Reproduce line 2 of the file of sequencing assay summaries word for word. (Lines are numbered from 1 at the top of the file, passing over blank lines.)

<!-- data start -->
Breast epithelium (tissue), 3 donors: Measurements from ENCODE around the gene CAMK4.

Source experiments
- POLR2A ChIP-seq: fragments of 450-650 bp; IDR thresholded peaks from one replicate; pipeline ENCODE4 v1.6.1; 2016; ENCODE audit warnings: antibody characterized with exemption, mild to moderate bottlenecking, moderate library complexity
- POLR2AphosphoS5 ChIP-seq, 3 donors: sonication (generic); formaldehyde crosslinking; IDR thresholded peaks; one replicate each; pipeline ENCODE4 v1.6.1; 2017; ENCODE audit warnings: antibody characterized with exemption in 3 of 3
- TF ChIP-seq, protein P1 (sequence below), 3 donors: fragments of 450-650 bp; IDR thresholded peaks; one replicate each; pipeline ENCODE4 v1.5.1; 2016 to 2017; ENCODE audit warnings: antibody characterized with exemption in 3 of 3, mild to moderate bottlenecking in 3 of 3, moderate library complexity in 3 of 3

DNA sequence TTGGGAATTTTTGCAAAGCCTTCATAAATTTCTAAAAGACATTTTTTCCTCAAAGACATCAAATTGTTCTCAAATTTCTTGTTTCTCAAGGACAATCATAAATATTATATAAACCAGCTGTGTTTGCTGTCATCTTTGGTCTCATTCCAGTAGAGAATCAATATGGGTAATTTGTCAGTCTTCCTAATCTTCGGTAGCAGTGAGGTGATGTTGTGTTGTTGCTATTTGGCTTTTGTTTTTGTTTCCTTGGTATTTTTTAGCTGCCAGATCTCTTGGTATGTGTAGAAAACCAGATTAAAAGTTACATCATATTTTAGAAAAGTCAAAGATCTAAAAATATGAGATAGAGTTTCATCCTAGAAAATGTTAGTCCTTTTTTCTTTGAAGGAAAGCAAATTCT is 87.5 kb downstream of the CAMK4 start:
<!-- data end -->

Source experiments